What you need to know about the Tonga volcano and the Pacific Ring of Fire

The Hunga Tonga-Hunga Ha’apai volcano, poking 300 feet out of the ocean, is seen smoking Jan. 7. It erupted Jan. 15, sending tsunami waves around the world. (Planet Labs Pbc/AP)

As Tonga reels from the powerful undersea volcanic eruption that sent a tsunami crashing into the Pacific island nation — and coated its communities in a blanket of ash — experts are working to determine the broader impact of the massive explosion.

The blast, which sent a plume of ash and gas as high as 19 miles into the air, may have been the world’s largest eruption in 30 years, scientists say.

Videos and aerial images of the Tongan archipelago since the explosion have offered a window into the devastation, with entire communities buried in ash or severely damaged as a result of the tsunami.

Aid arrives in Tonga after ash-strewn airport runway is cleared with ‘human power’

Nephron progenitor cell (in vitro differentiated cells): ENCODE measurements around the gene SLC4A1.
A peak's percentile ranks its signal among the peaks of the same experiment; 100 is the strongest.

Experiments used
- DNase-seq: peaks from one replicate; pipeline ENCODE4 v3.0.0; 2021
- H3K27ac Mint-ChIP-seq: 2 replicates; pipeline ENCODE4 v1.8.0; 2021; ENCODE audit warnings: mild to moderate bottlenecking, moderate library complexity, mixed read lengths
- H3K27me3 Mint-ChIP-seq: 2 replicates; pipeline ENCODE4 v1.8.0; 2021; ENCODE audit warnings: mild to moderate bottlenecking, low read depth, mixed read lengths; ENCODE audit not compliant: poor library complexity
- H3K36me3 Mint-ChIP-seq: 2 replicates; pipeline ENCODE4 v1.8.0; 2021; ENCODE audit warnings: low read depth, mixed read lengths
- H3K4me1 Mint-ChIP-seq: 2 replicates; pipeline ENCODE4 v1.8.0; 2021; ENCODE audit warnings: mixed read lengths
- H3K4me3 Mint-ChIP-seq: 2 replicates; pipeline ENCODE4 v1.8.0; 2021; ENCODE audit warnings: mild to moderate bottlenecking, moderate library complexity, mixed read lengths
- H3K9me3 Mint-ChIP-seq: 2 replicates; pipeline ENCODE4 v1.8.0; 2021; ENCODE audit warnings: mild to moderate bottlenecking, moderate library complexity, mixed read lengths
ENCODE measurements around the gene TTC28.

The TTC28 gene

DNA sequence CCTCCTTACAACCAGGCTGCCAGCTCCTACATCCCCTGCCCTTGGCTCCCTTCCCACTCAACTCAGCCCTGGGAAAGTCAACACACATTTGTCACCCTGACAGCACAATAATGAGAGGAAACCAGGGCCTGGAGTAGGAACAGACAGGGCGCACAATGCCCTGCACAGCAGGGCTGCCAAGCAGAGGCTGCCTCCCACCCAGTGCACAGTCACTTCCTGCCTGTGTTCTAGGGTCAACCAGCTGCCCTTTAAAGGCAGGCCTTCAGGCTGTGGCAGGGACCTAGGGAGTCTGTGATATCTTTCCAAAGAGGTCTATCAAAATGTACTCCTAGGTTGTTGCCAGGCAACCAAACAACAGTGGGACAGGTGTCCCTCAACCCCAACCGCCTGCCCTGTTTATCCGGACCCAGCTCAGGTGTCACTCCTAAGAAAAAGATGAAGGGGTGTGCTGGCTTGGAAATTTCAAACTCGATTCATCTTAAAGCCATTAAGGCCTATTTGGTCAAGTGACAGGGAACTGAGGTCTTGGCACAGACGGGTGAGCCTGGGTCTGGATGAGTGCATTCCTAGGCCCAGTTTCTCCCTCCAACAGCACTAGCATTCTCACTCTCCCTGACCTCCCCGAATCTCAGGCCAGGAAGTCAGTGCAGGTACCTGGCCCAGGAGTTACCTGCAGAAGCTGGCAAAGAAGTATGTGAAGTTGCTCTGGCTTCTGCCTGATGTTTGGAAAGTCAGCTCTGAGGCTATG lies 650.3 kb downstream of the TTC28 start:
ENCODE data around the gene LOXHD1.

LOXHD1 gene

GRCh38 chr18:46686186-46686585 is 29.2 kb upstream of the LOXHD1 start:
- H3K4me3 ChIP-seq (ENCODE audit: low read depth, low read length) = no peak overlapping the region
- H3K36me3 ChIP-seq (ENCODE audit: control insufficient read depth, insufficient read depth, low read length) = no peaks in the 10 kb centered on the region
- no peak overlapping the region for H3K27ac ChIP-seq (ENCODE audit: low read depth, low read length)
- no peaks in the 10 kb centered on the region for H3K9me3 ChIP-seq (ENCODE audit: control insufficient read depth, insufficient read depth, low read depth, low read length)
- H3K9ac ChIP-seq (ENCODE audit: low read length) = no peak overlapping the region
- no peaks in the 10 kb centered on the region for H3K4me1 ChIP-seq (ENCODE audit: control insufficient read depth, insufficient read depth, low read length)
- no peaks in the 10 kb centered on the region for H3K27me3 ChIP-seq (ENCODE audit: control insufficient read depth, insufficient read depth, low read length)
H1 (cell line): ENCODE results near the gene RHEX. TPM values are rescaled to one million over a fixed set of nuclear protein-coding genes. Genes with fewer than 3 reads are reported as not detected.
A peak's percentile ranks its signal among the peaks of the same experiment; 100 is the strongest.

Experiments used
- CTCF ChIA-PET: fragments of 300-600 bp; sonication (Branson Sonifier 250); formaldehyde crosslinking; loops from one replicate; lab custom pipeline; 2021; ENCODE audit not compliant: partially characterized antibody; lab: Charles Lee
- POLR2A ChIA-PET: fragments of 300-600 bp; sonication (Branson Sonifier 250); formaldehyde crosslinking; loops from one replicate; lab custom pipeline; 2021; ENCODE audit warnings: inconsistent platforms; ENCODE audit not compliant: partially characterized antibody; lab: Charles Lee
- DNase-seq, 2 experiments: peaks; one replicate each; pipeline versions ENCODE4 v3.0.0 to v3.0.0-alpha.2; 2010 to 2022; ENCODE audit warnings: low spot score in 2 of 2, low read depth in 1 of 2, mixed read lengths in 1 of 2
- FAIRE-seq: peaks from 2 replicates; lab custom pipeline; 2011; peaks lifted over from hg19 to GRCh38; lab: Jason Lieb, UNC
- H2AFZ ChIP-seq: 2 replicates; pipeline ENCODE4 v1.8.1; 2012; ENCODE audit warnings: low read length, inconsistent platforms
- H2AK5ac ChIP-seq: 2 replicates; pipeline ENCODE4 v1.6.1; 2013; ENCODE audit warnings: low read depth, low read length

According to the United Nations and a statement from Tonga’s government, at least three people were killed, nearly all communication lines were severed and volcanic debris may have contaminated the islands’ drinking water.

Aid first managed to reach the island Thursday after residents managed to clear a runway by hand.

The disaster may have just been a warm-up: The Hunga Tonga-Hunga Ha’apai volcano, which has erupted several times in recent years, is part of the Pacific Ring of Fire, home to some of the world’s most active volcanoes.

Here’s what you need to know about the eruption, volcanic tsunamis and the Ring of Fire.

‘Major disaster’: Tonga faces weeks cut off as volcanic activity imperils operation to repair fiber-optic cable

Tonga’s massive underwater volcanic eruption Jan. 15 could deliver long-lasting damage to coral reefs, erode coastlines and disrupt fisheries, scientists say. (Video: Reuters)
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